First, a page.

Sunday, September 25, 2011

Sunday Suppers: Italian Pot Roast

Hello my peoples.  Crazy how another week has flown by, huh?  Here in New York we had two glorious days of fall, and then it was back to the parallel alter-universe of disgusting, extra-seasonal weather that we've all come to love to hate.  Rain and sweat and yuck.

But let's just pretend, for a brief moment, that we are indeed experiencing a glorious fall day: the weather is crisp, the leaves are turning the landscape into a vibrant watercolor, and we have the undeniable urge to throw on chunky sweaters and sip hot spiced cider.  Mmmm.  This is the ideal weather for a pot roast!

Stracotto means "overcooked," an unfortunately dull and misleading adjective the Italians have used to describe this decadent, melt-in-your-mouth meat dish.  I went to my cooking bible, The Joy of Cooking, for this one and am glad I did.  When it comes to the intersecting planes of soupy, saucy, and meaty, the Rombauer-Becker clan have got you covered.  I only changed one thing, which was the amount of fresh herbs used.  I dialed those way up, since herbs are not only delicious but full of excellent antioxidant properties, good for staving off that autumn chill.

Italian Pot Roast (Stracotto) - adapted from The Joy of Cooking
8 to 10 servings

3 large garlic cloves, minced
1 cup packed parsley leaves, chopped
10 fresh sage leaves, chopped
1/4 cup fresh rosemary, chopped
1/4 cup olive oil
1/2 teaspoon black pepper

1 boneless beef pot roast (4 to 5 pounds)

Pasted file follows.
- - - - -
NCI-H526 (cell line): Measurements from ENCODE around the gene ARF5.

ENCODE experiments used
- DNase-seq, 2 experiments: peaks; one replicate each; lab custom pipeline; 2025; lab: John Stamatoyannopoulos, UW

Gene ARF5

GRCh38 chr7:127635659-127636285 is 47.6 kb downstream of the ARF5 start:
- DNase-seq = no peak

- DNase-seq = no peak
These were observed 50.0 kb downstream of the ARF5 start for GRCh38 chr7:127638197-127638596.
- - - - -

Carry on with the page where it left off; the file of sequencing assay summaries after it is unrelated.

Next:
1 teaspoon salt

 1 onion, chopped
1 carrot, chopped
1 celery rib with leaves, chopped
4 ounces mushrooms, thinly sliced
1 bay leaf

2 1/2 cups dry red wine
2 tablespoons tomato paste
2 cups beef or chicken stock
One 28-ounce can whole tomatoes, drained and crushed


In a small bowl, mix the garlic and herbs.  Set aside half the mixture and mix the rest with 1 tablespoon of olive oil and the black pepper.  Make about 10 deep slits all over the pot roast and stuff them with the herb and oil mixture.

Heat the remaining 3 tablespoons of olive oil in a large Dutch oven over medium high heat.  Add the roast and brown on all sides, about 20 minutes.  Be careful not to let it scorch.  Remove the roast to a platter and pour off all but 2 tablespoons of the fat.  Sprinkle the roast with salt.

Return the pot to heat and add the onion, carrot, celery, mushrooms, and bay leaf.  Cook until the onion is lightly browned, then add the herb mixture and cook another 30 seconds.  Add 1/2 cup of the wine and the tomato paste, and boil until the pot is almost dry.  Then stir in another 1 cup of wine and 1 cup of stock.  Reduce to less than 1/2 cup.  Finally, add the roast back to the pot, along with the rest of the wine and stock, and the crushed tomatoes.

Bring to a gentle simmer and cover the pot. Reduce the heat to the lowest setting so that the liquid barely simmers and cook for 2.5 hours.  Turn the meat every 30 minutes or so.  When the roast is tender, move it to a platter and cover with foil to keep warm.  Skim off any fat from the sauce and take out the bay leaf.  Taste and adjust seasonings.  If the sauce seems too thin, boil it down for a few minutes until it reaches the desired consistency.  Slice the meat about 1/4 inch thick and serve it with the sauce.

Sunday, September 18, 2011

Sunday Suppers: Chicken Tetrazzini

For our make-more-to-store meal this week, I was looking to do a big, hearty chicken-noodle situation, and after numerous searches it became clear that the best bet for a rib-sticking casserole would be a dish named after the Italian opera star, Luisa Tetrazzini, for whom this was created circa 1910, legend has it, at the Knickerbocker Hotel in NYC.  Sweet!